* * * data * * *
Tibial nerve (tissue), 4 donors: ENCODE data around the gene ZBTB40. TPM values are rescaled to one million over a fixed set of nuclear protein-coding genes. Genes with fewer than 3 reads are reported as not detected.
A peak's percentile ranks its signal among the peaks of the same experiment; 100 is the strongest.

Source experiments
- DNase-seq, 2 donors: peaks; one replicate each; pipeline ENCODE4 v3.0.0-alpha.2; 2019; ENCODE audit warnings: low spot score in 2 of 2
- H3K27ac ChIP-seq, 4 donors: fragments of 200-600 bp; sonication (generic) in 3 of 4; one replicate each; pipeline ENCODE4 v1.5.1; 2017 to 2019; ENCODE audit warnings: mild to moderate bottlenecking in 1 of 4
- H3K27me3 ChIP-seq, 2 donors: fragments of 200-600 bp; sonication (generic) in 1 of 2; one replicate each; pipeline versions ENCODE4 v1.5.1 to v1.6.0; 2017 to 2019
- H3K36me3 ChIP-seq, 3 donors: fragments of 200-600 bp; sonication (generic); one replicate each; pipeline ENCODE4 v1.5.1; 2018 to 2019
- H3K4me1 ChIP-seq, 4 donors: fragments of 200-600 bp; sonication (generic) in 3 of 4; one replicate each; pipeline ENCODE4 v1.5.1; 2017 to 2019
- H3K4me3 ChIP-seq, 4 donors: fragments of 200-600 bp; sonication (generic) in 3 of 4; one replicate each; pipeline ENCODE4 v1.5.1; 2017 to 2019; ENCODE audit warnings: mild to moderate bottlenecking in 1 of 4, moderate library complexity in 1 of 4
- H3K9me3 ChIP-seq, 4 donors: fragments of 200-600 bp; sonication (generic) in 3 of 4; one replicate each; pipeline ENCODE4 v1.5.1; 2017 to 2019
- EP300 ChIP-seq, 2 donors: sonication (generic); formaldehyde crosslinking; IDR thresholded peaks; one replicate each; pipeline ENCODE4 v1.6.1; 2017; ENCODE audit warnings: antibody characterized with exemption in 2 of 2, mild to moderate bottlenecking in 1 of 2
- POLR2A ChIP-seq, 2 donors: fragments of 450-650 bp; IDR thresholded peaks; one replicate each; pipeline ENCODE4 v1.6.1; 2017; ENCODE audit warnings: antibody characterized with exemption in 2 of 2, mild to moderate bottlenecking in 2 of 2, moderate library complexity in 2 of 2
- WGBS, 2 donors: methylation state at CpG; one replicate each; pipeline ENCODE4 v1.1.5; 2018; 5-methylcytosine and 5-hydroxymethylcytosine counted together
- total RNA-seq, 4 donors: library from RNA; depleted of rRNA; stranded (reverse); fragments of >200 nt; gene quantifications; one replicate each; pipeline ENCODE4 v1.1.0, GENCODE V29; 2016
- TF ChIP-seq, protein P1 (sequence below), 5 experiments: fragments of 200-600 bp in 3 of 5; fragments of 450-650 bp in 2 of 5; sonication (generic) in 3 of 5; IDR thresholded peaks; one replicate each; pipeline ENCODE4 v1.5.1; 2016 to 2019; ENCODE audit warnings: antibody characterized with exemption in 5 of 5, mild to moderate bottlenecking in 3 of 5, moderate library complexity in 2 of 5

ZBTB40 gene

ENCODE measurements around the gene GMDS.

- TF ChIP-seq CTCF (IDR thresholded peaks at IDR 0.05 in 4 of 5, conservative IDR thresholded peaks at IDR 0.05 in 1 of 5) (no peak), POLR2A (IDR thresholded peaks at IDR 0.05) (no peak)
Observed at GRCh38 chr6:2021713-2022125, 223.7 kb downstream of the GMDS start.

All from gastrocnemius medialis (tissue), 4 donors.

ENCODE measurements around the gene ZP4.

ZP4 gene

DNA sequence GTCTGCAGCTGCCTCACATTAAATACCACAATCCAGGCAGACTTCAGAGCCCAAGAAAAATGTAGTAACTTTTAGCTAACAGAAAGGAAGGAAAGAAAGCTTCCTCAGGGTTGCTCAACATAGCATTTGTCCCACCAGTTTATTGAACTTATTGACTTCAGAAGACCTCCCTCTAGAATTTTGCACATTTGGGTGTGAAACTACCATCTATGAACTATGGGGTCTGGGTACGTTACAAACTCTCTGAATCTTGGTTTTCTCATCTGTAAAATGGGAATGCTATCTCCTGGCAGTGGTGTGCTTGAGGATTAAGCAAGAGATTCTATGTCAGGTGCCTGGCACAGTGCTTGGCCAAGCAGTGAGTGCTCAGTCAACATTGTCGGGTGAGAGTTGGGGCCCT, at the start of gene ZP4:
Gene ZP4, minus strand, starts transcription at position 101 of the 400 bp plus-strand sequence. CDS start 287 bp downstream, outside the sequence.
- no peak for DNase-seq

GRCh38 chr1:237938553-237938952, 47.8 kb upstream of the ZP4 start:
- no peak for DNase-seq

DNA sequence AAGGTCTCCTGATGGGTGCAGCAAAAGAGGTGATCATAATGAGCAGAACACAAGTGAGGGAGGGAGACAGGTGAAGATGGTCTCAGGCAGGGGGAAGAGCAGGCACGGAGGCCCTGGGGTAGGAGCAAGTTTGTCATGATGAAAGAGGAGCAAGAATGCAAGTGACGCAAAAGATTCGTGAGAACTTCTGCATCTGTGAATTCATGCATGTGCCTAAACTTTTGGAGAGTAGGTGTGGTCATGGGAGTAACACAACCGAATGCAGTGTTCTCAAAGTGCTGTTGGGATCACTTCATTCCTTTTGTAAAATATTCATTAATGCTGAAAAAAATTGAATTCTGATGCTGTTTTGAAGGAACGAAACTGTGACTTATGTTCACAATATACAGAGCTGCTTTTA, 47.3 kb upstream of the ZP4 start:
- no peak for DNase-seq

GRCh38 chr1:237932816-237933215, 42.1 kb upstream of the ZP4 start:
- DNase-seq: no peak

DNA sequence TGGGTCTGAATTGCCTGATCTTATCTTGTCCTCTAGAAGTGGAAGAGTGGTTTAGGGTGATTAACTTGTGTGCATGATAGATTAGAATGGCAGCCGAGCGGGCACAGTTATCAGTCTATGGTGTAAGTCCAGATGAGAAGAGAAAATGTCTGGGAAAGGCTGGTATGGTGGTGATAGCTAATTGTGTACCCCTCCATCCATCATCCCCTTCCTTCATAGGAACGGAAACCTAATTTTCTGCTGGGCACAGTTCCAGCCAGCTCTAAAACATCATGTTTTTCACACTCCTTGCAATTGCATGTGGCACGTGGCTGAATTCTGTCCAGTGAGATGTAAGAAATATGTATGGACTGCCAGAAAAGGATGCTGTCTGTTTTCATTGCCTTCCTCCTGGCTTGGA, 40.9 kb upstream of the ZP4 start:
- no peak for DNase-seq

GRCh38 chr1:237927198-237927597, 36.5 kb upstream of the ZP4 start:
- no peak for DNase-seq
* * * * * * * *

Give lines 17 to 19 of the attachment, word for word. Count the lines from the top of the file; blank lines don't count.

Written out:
ENCODE measurements around the gene GMDS.

- TF ChIP-seq CTCF (IDR thresholded peaks at IDR 0.05 in 4 of 5, conservative IDR thresholded peaks at IDR 0.05 in 1 of 5) (no peak), POLR2A (IDR thresholded peaks at IDR 0.05) (no peak)
Observed at GRCh38 chr6:2021713-2022125, 223.7 kb downstream of the GMDS start.